Rather than being locations in their own right, the gravel pits in germany are areas that were dumping grounds for thundereggs carried in from elsewhere by river systems. The result is a hodgepodge of different rocks, sometimes with an identifiable source, sometimes not. Exactly how to process these stones is always going to be a bit problematic – sometimes you can say with some certainty where a rock may have originated, sometimes not – and they are usually tagged depending on the location of discovery rather than origin. As a result, the images presented here will be almost useless for ID purposes since stones of the same type can turn up in many pits and many types can turn up in one pit.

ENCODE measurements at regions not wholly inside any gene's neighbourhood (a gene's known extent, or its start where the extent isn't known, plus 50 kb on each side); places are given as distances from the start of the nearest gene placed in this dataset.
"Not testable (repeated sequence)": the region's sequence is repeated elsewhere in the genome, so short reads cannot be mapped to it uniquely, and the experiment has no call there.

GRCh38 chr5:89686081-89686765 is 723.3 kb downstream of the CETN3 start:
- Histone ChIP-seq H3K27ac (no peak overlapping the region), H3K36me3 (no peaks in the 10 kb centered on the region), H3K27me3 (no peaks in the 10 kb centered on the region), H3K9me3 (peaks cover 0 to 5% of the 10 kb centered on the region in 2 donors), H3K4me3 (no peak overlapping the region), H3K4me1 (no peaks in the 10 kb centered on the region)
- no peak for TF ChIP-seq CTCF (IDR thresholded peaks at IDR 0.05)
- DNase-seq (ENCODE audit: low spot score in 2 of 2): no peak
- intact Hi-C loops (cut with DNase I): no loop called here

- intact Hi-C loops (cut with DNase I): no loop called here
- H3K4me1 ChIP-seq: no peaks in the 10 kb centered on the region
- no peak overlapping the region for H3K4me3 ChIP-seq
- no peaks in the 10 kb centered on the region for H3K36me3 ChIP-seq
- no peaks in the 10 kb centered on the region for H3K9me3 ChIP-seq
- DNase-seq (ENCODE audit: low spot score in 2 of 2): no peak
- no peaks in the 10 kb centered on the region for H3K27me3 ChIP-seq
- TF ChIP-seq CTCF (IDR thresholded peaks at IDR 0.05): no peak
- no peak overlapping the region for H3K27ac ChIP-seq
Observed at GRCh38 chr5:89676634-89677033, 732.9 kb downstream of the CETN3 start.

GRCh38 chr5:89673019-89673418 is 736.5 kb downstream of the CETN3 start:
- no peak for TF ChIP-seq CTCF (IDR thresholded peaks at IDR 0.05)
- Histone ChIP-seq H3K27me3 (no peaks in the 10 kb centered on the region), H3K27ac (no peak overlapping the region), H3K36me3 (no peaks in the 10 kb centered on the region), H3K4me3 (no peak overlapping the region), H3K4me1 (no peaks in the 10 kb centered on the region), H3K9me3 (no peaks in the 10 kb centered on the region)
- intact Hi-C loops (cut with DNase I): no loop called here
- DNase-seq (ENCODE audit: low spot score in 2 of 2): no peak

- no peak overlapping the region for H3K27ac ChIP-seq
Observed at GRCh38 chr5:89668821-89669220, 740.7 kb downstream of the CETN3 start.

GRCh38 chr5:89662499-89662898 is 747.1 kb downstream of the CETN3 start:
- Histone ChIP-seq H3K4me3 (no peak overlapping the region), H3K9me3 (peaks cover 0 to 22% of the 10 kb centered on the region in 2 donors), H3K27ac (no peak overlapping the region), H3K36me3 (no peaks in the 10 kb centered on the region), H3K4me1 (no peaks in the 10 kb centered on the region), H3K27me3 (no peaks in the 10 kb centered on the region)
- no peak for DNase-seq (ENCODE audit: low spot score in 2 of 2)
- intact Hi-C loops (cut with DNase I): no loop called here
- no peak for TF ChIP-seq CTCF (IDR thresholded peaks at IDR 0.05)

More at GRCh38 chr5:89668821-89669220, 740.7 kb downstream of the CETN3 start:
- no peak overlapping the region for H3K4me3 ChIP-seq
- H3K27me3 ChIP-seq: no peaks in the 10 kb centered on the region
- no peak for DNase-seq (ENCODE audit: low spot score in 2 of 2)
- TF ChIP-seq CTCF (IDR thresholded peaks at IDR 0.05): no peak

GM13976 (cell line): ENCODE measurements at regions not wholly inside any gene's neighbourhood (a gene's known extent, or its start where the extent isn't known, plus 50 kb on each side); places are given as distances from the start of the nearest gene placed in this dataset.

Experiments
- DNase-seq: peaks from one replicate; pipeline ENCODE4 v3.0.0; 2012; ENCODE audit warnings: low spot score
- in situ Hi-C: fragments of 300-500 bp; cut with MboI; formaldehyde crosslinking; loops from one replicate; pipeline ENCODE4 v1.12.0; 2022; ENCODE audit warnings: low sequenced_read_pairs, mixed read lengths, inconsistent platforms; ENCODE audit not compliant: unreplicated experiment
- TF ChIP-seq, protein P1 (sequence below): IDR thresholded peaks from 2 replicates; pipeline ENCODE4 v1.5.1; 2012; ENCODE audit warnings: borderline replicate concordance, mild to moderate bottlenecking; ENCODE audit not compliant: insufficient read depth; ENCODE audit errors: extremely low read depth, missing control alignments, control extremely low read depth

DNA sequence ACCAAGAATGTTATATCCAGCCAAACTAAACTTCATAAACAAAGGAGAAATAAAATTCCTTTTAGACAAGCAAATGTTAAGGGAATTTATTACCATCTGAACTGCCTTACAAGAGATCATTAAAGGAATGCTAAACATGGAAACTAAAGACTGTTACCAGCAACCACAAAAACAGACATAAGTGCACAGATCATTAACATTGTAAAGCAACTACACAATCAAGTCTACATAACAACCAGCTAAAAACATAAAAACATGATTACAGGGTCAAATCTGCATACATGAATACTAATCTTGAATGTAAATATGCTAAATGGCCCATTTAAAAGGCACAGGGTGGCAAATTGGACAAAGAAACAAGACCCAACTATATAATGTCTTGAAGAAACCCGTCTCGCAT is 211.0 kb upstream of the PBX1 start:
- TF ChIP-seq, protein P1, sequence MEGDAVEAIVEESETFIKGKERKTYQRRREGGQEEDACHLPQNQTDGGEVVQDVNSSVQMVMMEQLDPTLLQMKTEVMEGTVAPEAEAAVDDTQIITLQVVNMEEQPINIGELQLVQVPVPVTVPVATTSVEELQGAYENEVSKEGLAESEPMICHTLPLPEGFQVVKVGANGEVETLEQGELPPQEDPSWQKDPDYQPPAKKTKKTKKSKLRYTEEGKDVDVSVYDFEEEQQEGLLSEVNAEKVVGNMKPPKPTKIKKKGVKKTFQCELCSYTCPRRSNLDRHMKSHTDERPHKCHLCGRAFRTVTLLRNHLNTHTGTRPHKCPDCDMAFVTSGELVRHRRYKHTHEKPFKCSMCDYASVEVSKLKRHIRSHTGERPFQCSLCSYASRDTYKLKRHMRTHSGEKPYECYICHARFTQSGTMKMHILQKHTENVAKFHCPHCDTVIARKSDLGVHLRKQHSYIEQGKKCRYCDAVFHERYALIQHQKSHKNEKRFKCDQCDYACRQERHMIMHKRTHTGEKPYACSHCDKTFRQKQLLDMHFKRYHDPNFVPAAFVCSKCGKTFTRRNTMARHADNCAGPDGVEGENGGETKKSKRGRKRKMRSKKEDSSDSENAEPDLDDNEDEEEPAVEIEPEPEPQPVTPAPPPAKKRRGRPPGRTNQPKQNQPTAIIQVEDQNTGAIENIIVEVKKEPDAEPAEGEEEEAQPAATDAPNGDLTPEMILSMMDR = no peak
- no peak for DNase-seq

One thing that does set them apart though is their water-worn exterior. Many from the gravel pits are incomplete, broken or worn down and for me, who has rather a thing about completeness, that is a bit of a problem! That also means that my gallery might be a bit less than totally representative of what you usually get out of the pits. But whole eggs do turn up, and these ones here are the ones I have managed to trace recently. There’s a few more awaiting polishing as well, which will have to wait for a future update!
One thing to add is that I am currently awaiting the arrival of a specimen from the Erfurt Gravel Pit, which is essentially a water-worn Seebachsfelsen. It will be interesting to see how this compares with the locations from other parts of Germany. Will have to post that later though!
Finally, I know I have shared this before, but here’s another look at my favorite of all the gravel pit eggs, this complex white beauty from Otterwisch!